This definition needs to be set alongside the concept of a “chemical accident”, in which exposure arising from releases of a substance or substances may result in illness or the possibility of illness. The number of people affected by a chemical accident may be very few (even none), and illness, disability or death may occur a considerable time (for example, several years) after the exposure.

From the health perspective, there are a number of ways of classifying chemical emergencies, and none of them is comprehensive or excludes all others. Classification could be based on: 

  • the chemical(s) involved, the amount released, their physical form, and where and how the release occurred;
  • the sources of the release;
  • the extent of the contaminated area;
  • the number of people exposed or at risk;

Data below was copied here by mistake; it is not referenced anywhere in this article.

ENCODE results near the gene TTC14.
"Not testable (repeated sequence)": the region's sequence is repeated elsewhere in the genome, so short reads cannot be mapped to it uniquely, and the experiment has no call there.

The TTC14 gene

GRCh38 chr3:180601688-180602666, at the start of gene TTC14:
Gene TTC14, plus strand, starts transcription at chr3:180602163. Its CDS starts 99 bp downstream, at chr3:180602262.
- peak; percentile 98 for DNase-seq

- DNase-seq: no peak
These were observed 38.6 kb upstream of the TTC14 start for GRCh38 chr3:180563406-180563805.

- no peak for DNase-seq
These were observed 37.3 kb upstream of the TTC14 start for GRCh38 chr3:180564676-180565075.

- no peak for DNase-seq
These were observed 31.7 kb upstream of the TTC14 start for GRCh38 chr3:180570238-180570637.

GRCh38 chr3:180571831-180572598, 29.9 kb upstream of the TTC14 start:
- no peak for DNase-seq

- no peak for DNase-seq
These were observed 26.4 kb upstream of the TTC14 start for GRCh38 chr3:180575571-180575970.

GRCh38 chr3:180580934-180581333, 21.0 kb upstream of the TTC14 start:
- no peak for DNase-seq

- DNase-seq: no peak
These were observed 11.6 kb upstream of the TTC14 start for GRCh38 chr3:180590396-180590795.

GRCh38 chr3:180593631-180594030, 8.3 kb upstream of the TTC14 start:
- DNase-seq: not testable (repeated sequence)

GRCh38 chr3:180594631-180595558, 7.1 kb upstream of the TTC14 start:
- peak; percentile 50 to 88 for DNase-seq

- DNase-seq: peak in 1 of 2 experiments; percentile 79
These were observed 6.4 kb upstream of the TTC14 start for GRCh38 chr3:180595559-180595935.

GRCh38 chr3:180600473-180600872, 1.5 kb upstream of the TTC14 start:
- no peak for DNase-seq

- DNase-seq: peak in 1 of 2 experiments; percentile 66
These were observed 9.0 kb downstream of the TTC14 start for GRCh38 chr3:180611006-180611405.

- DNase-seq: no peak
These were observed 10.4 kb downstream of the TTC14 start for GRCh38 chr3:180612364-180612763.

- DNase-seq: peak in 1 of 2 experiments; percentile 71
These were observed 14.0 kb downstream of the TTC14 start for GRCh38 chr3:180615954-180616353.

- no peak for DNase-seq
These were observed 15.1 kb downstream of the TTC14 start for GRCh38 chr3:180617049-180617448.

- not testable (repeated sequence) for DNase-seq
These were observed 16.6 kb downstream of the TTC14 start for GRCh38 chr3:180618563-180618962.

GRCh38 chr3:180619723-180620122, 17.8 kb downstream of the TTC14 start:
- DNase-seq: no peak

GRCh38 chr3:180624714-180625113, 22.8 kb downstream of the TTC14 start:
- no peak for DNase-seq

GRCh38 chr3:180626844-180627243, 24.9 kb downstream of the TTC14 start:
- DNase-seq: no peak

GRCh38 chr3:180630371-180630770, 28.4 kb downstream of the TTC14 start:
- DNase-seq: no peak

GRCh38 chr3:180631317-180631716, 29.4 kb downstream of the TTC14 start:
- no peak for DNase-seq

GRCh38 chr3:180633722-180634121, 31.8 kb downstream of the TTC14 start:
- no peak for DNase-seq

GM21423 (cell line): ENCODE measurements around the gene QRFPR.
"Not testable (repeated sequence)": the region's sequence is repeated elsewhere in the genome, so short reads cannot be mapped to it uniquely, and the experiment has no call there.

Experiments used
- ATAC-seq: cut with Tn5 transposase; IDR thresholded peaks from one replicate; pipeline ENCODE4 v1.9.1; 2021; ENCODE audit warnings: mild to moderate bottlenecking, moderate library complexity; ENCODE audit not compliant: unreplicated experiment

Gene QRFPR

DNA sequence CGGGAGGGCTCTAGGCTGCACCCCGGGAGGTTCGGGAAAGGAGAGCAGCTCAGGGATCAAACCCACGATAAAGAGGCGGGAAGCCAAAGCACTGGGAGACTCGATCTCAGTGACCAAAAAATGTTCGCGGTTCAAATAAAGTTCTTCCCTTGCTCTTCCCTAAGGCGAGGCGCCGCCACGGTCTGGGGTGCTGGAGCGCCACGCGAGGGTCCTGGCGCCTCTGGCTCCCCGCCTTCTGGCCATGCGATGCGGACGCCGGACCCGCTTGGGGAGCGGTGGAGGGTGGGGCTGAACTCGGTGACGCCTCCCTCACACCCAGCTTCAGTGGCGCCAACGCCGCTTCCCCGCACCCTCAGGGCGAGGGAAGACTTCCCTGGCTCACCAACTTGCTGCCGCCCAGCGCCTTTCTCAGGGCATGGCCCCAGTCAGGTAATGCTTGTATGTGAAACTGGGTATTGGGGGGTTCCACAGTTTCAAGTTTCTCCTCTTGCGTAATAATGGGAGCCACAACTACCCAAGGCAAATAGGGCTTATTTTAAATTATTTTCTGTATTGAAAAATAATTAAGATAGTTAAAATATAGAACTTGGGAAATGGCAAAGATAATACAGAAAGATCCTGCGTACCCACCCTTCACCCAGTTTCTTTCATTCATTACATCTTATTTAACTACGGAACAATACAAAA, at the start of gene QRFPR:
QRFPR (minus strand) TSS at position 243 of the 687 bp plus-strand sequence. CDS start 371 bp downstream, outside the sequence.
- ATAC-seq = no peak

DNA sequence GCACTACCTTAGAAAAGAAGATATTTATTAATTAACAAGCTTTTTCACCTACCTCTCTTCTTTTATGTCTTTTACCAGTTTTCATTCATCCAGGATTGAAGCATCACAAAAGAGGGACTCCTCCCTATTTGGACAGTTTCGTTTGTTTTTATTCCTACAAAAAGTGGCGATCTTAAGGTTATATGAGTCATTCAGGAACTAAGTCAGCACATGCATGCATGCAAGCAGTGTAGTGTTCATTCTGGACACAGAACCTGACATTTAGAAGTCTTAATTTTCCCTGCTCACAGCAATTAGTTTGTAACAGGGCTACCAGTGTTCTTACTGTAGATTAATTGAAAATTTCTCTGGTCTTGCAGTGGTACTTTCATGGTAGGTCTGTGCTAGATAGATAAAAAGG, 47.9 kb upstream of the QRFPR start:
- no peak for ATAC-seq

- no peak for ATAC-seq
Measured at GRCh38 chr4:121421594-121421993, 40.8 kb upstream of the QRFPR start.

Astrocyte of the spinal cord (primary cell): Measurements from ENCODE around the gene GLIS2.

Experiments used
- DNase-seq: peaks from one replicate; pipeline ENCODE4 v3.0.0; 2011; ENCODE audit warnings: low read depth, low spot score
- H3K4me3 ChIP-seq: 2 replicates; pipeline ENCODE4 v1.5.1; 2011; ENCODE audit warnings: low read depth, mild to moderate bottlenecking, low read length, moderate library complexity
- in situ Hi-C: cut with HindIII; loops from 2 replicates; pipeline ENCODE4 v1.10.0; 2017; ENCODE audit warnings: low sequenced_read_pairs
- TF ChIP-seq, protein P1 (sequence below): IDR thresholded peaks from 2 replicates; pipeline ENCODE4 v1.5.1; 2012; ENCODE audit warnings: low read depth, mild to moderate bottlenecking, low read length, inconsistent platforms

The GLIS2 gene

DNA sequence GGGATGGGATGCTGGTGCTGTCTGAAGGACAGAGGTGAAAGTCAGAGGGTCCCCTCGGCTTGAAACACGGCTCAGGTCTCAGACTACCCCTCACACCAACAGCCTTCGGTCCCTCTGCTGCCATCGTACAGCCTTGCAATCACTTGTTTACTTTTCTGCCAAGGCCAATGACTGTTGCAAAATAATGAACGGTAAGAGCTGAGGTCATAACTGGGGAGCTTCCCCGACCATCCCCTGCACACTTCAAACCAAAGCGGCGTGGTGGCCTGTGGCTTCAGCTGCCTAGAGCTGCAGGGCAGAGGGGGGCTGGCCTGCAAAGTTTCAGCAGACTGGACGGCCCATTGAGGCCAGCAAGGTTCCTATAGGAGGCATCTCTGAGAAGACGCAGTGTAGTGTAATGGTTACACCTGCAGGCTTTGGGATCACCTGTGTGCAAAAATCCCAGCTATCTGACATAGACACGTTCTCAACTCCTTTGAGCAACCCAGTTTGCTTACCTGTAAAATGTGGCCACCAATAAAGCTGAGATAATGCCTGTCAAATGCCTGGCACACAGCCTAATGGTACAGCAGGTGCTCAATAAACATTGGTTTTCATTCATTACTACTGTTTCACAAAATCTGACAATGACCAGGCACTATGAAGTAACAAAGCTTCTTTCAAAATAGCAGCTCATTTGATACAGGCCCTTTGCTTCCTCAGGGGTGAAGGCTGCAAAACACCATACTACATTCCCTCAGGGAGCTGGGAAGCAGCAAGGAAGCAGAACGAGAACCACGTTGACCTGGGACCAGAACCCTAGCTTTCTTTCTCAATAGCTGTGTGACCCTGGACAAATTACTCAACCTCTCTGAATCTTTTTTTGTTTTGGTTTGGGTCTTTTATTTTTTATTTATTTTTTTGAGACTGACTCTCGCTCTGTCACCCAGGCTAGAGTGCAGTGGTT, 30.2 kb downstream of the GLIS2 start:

• the routes of exposure;
  • the health or medical consequences of exposure.

The key channels for human exposure in the case of chemical accident are air or water dispersion of hazardous materials (such as flammable, explosive, corrosive, oxidising, asphyxiating, bio-hazardous, toxic, pathogenic or allergenic).

The hazardous chemicals present in communities around the world are mainly in industrial facilities and in transit via highways, rail and waterways. If not properly used, they can endanger our health and poison our environment. Accidents (including fires, explosions and leakages) resulting in the release of these substances can have adverse effects on human health, property and the environment. Human exposure to hazardous substances can cause injury or even death for a large number of people.